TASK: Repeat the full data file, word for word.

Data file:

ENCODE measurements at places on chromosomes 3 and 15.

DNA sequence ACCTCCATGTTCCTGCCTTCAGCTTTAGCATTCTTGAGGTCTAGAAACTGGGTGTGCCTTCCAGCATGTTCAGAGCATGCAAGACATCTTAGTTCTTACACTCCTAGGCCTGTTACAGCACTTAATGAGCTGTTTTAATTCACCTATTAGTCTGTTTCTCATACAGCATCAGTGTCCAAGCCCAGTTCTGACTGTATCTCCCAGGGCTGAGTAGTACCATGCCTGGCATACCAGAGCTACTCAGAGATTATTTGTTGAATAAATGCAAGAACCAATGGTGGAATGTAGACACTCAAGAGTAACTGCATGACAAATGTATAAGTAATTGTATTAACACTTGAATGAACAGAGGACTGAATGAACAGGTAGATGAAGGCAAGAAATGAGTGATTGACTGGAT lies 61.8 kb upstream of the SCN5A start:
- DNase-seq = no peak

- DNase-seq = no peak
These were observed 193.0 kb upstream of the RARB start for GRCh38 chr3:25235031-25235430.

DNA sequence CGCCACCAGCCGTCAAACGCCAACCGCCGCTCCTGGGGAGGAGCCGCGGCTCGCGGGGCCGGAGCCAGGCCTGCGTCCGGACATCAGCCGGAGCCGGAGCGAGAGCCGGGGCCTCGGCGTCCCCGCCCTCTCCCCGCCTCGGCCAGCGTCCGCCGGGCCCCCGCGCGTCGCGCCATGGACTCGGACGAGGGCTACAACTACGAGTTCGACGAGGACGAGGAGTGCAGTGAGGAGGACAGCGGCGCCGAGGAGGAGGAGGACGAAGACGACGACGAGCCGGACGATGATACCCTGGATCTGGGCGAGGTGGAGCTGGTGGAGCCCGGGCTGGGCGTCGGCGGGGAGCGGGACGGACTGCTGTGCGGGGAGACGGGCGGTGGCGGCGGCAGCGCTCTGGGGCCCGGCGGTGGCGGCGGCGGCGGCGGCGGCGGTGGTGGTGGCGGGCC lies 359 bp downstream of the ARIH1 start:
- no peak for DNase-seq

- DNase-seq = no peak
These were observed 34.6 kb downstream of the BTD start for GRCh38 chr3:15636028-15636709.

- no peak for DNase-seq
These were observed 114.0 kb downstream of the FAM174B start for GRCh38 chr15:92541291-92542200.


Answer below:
ENCODE measurements at places on chromosomes 3 and 15.

DNA sequence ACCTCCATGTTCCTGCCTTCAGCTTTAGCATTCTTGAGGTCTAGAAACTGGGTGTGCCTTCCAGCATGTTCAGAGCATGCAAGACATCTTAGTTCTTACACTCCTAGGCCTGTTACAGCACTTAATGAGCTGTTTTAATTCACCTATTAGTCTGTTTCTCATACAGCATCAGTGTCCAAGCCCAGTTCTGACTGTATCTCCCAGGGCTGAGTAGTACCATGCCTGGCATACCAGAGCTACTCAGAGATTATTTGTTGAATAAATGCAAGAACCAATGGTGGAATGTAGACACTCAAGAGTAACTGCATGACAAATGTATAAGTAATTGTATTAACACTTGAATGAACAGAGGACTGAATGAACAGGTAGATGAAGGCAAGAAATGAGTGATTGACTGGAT lies 61.8 kb upstream of the SCN5A start:
- DNase-seq = no peak

- DNase-seq = no peak
These were observed 193.0 kb upstream of the RARB start for GRCh38 chr3:25235031-25235430.

DNA sequence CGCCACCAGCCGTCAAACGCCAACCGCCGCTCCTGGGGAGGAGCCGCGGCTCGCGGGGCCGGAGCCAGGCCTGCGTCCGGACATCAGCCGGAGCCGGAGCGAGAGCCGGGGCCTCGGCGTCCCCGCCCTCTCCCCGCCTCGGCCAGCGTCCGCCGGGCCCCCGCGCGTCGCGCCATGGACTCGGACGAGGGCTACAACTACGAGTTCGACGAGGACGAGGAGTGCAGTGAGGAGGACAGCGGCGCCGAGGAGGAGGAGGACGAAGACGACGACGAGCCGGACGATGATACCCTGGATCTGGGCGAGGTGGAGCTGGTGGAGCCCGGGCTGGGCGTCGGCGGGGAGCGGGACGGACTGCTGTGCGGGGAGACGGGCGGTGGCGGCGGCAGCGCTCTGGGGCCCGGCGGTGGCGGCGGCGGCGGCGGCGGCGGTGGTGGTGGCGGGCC lies 359 bp downstream of the ARIH1 start:
- no peak for DNase-seq

- DNase-seq = no peak
These were observed 34.6 kb downstream of the BTD start for GRCh38 chr3:15636028-15636709.

- no peak for DNase-seq
These were observed 114.0 kb downstream of the FAM174B start for GRCh38 chr15:92541291-92542200.